Because of the disappointment inherent in the first two chapters of the new Star Wars trilogy, Episode I: The Phantom Menace and, to a lesser extent, Episode II: Attack of the Clones, many longtime fans are approaching the upcoming final movie with a mix of skepticism and even disinterest. But not me. I'm getting really, really excited.
In the original Star Wars movie, now known as "Episode IV: A New Hope", Obi-Wan Kenobi memorably talks of how "Vader was seduced by the Dark Side of the Force". It is that conversation with Luke Skywalker that gave birth in our minds to a history that predated the movie we were watching. But then we watched two prequels that only led up to Anakin Skywalker's turn to the Dark Side without showing the main event we were waiting for.
Episode I was mired in confusing intergalactic trade federation politics ("NAFTA in space" as one film critic accurately described it) and offered only a pint sized Anakin and the excruciating Jar Jar Binks. Despite a brilliant fight scene between Kenobi, Qui-Gon Jinn and Darth Maul, the movie -- much as it pains me to say this -- kind of sucks. Episode II was definitely an improvement, but the dialogue was often embarrassingly bad and the love story between Anakin and Padme was a real bore.
But Episode III is the story we've been waiting for all these years. And even with the diminished expectations the other two prequels brought, I find myself not only thinking often and excitedly and optimistically about Episode III, but even dreaming about it night after night.
At the heart of the Star Wars saga is the battle between good and evil -- the Jedi and the Sith -- for the souls of Anakin and Luke Skywalker. I was raised in a somewhat religious household, and the notion that Heaven and Hell were battling for my allegiance was something ingrained early on. I have since abandoned much of my family's conservative values in favor of liberal ones, and more importantly I have come to see the world as far more gray than black and white. But the power of that initial basic premise is branded on my brain. In fact, I think it's because I know the real world isn't a matter of obvious good and evil (George W. Bush not withstanding) that Star Wars strikes a chord with me. When the world is divided into such basic sides, it's a lot easier to know which way to go, what side to choose.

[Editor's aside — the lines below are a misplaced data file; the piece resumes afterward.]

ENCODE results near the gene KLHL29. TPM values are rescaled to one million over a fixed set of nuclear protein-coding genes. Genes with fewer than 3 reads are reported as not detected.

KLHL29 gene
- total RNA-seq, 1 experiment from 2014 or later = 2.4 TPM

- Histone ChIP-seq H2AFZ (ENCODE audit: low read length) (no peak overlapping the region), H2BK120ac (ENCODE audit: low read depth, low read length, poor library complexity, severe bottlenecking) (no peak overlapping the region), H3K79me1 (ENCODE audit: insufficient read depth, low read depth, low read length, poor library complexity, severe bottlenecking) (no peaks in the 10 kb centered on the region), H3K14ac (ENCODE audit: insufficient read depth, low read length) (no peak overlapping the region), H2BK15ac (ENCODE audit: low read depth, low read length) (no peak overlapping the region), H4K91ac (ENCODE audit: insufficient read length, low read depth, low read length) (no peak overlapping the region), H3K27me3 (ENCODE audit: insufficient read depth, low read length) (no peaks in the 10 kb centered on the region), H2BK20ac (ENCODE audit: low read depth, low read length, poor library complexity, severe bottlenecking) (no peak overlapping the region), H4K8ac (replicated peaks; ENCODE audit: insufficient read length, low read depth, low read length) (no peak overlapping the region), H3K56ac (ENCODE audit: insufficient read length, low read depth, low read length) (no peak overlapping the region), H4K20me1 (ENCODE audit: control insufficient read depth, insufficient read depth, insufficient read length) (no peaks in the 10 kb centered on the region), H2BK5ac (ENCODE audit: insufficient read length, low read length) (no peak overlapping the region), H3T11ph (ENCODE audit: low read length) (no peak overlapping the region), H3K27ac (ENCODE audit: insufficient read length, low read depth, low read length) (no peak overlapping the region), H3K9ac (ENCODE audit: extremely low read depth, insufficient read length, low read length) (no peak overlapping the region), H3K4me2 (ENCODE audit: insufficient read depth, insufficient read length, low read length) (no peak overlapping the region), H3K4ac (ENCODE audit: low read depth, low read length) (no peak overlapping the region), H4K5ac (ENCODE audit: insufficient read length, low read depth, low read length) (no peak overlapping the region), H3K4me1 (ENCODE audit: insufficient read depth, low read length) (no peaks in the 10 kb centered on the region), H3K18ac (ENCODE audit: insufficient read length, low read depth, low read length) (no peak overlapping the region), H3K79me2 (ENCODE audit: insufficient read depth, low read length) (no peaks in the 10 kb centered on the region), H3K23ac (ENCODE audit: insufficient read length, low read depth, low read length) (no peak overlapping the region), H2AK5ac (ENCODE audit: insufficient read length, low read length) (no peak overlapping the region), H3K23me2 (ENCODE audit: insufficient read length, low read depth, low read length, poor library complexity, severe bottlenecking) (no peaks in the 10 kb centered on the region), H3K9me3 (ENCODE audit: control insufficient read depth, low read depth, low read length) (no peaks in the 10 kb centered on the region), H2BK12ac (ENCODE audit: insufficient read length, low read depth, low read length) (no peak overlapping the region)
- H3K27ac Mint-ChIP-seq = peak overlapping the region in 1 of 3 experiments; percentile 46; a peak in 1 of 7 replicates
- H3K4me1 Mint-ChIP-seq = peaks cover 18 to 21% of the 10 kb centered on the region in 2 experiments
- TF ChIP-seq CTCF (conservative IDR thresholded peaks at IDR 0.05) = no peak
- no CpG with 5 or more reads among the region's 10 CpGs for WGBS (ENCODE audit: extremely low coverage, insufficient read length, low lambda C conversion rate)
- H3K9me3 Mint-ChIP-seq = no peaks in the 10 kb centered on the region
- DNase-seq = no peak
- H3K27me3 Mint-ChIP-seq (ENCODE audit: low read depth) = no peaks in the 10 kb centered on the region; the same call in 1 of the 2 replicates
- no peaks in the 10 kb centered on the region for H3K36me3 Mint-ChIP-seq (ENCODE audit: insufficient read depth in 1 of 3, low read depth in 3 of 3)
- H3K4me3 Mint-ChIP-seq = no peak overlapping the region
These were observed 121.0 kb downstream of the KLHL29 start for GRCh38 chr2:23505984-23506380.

I'm a little embarrassed to say this, but sometimes I almost think that Star Wars actually feels like my personal religion even more than Christianity is. Of course I don't believe that the Skywalkers are real and God isn't. But I have to confess that George Lucas's films are dearer to my heart than, say, the biblical stories of Sampson or Noah. I was five years old when the first Star Wars was released, and twenty-eight years later I still keep a toy Millennium Falcon on my bookshelf -- not as a kitchsy tribute to childhood, but as a genuine symbol of how dearly I hold these works.
And regardless of how we of the original Star Wars generation have felt about the new trilogy -- no matter how jaded we have become -- it is a sobering thought that Episode III is the last Star Wars film. It is the final chapter to be told in a story that has been with me and a lot of people my age for the overwhelming majority of our lives. I have watched and rewatched these movies over the years with a mixture of visceral thrill, comforting familiarity, and even tears. When I watch Anakin turn to the Dark Side next month (and perhaps the birth of Luke and Leia too), even if I end up disappointed by the filmmaking itself, I refuse to simply critique Episode III cerebrally. This is a film I plan to watch with my emotions as much as my intellect -- probably more.
But as it happens, all the previews I have seen look really good. This is a darker Star Wars than most of its predecessors, more Faust than Buck Rogers. And I think that's a direction that will be welcome. Will Episode III be a masterpiece? Probably not. But I can't imagine a movie that could possibly mean more to me. As a film critic it's easy to feel peer pressure about what movies I succumb to and which ones I don't. But I'm ready to shout from the roof tops that I side with Star Wars.